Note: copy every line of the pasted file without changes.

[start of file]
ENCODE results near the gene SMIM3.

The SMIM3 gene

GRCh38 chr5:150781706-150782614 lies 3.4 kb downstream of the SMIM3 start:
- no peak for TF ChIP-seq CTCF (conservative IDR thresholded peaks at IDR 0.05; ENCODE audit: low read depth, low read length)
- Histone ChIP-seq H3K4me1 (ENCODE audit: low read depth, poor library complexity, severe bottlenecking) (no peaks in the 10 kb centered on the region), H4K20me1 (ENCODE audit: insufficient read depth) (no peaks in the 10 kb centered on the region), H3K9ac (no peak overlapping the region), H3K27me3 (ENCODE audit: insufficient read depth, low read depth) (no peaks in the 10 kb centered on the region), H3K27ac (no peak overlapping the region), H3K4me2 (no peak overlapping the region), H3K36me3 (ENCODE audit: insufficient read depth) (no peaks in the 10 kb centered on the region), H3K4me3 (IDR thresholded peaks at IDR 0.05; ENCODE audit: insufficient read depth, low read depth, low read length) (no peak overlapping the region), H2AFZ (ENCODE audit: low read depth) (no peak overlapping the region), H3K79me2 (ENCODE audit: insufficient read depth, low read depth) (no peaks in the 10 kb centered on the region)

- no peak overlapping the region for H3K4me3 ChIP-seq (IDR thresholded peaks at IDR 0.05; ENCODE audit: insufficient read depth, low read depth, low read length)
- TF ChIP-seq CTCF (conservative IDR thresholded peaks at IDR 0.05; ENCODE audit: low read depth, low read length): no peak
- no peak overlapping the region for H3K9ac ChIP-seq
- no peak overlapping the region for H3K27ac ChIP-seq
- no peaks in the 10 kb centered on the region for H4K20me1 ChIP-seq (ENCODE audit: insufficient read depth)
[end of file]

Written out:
ENCODE results near the gene SMIM3.

The SMIM3 gene

GRCh38 chr5:150781706-150782614 lies 3.4 kb downstream of the SMIM3 start:
- no peak for TF ChIP-seq CTCF (conservative IDR thresholded peaks at IDR 0.05; ENCODE audit: low read depth, low read length)
- Histone ChIP-seq H3K4me1 (ENCODE audit: low read depth, poor library complexity, severe bottlenecking) (no peaks in the 10 kb centered on the region), H4K20me1 (ENCODE audit: insufficient read depth) (no peaks in the 10 kb centered on the region), H3K9ac (no peak overlapping the region), H3K27me3 (ENCODE audit: insufficient read depth, low read depth) (no peaks in the 10 kb centered on the region), H3K27ac (no peak overlapping the region), H3K4me2 (no peak overlapping the region), H3K36me3 (ENCODE audit: insufficient read depth) (no peaks in the 10 kb centered on the region), H3K4me3 (IDR thresholded peaks at IDR 0.05; ENCODE audit: insufficient read depth, low read depth, low read length) (no peak overlapping the region), H2AFZ (ENCODE audit: low read depth) (no peak overlapping the region), H3K79me2 (ENCODE audit: insufficient read depth, low read depth) (no peaks in the 10 kb centered on the region)

- no peak overlapping the region for H3K4me3 ChIP-seq (IDR thresholded peaks at IDR 0.05; ENCODE audit: insufficient read depth, low read depth, low read length)
- TF ChIP-seq CTCF (conservative IDR thresholded peaks at IDR 0.05; ENCODE audit: low read depth, low read length): no peak
- no peak overlapping the region for H3K9ac ChIP-seq
- no peak overlapping the region for H3K27ac ChIP-seq
- no peaks in the 10 kb centered on the region for H4K20me1 ChIP-seq (ENCODE audit: insufficient read depth)